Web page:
The team working to find a missing digger driver in a North Canterbury quarry has moved hundreds of tonnes of rock and has reached the top of the digger cab.
Murray George Taylor was driving a digger yesterday when a rockface collapsed, burying him in about 1000 tonnes of rock at the Heathstock Haulage lime quarry, near Waikari.
The 56-year-old owns the quarry company.
A large team - drawn from police, WorkSafe, the Fire Service and geotechnical experts - has been working to remove rock and debris to try and reach Mr Taylor, who is presumed dead.
Inspector Corrie Parnell said this afternoon the team was making good progress and had removed about 750 metric tonnes of limestone and debris.
Mr Parnell said police hoped they could return Mr Taylor to his family by the end of the day.
"We envisage that at this stage we'll continue through into the early evening and potentially beyond [to] the hours of darkness, in terms of the way things are progressing.
"So, on that front, we're optimistic we'll have some sort of resolution today."
Mr Taylor's family said in a statement he left for work as usual yesterday to do a job he thoroughly enjoyed.
They described him as a much-loved husband, father, son, brother, uncle and friend.
Hurunui Mayor Winton Dalley said the district's deputy mayor visited Mr Taylor's wife yesterday to offer her support. The district council owns the quarry land.
Family members arrived at the quarry earlier today and were escorted onto the site by police officers.
An ambulance and what appeared to be a hearse also arrived at the quarry.
Complex recovery operation
The 25-strong team, which includes mining specialists and geotech engineers, has been continuing efforts today to extract the digger.
Mr Parnell, who has been overseeing the recovery operation, said a geotechnical survey of the area was completed this morning.
"An ambulance is on standby at the scene as a precaution and part of the site risk management plan," he said.
"Currently, we are not considering the use of remote-controlled equipment or drones - however we have brought in heavy duty equipment such as excavators, bulldozers and winching equipment."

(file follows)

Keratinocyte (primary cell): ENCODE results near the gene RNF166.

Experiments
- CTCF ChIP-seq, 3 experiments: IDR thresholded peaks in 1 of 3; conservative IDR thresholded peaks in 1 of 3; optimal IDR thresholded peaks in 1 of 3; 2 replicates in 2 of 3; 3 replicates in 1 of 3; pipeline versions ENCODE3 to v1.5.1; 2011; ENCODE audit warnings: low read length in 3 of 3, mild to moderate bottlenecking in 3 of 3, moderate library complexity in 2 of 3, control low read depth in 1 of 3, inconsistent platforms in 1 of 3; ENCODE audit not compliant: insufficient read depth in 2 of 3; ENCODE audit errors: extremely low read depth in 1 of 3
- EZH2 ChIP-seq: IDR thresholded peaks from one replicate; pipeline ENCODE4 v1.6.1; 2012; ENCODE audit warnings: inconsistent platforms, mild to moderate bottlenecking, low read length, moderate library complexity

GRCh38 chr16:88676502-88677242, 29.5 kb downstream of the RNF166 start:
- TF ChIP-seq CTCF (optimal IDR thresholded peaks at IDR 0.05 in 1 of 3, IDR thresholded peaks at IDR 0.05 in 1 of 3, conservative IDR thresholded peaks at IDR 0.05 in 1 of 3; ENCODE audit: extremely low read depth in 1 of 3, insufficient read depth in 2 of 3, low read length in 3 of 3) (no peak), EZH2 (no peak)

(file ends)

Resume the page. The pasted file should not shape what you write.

Mr Parnell said earlier today strong winds in the area were reducing visibility at the site because of dust. It was difficult to estimate how long the recovery operation would take because of the complexity of the site, he said.
Christchurch aerial photography and drone footage firm Helicam Pro had arrived at the quarry entrance shortly after 8.30am. Contractors from Smith Crane and Construction and Rosco, a mining specialist contracting firm, arrived just after 7am.
The accident is the third serious incident at a quarry since March. Scott Baldwin, 43, was killed at Gordons Valley Lime Company near Timaru in March and the following month Tane Hill-Ormsby, 25, died after a 45-tonne rock cutter rolled at Oropi Quarry in Tauranga.
WorkSafe introduced new regulations in January, which gave quarries a year to register with the health and safety regulator, and update their safety standards.
It said the North Canterbury quarry was yet to notify it that it was operating as the new rules required.
General manager of high hazards Brett Murray said WorkSafe was working on creating a national database of quarries and 160 had registered.
"We had visited the [North Canterbury] quarry a number of years ago, pre-WorkSafe, but the quarry itself hadn't formally notified WorkSafe that it was operating as a quarry as they're required to do," he said
The country's quarries are thought to number between 700 and 1000.
Labour Party spokesperson for labour relations Iain Lees-Galloway said health and safety laws needed to be strengthened now.
"Accidents will happen, but you can reduce the incidence of the accidents and you can reduce the likelihood that accidents will cause injury and death."
Prime Minister John Key said while the industry was not included in new tougher regulations for mining, improved guidelines for the sector were on their way.
"And that's what the Minister of Labour is effectively doing, and that's because there are different risks in quarries," he said. "I suspect there will be a new improved set of guidelines that will be introduced fairly shortly."
Aggregate and Quarry Association chief executive Roger Parton told Morning Report more than half the country's quarries chose not to belong to the association.
The North Canterbury quarry was not a member and Mr Parton said the association had no way of knowing whether the company had a certificate known as a B grade manager's ticket.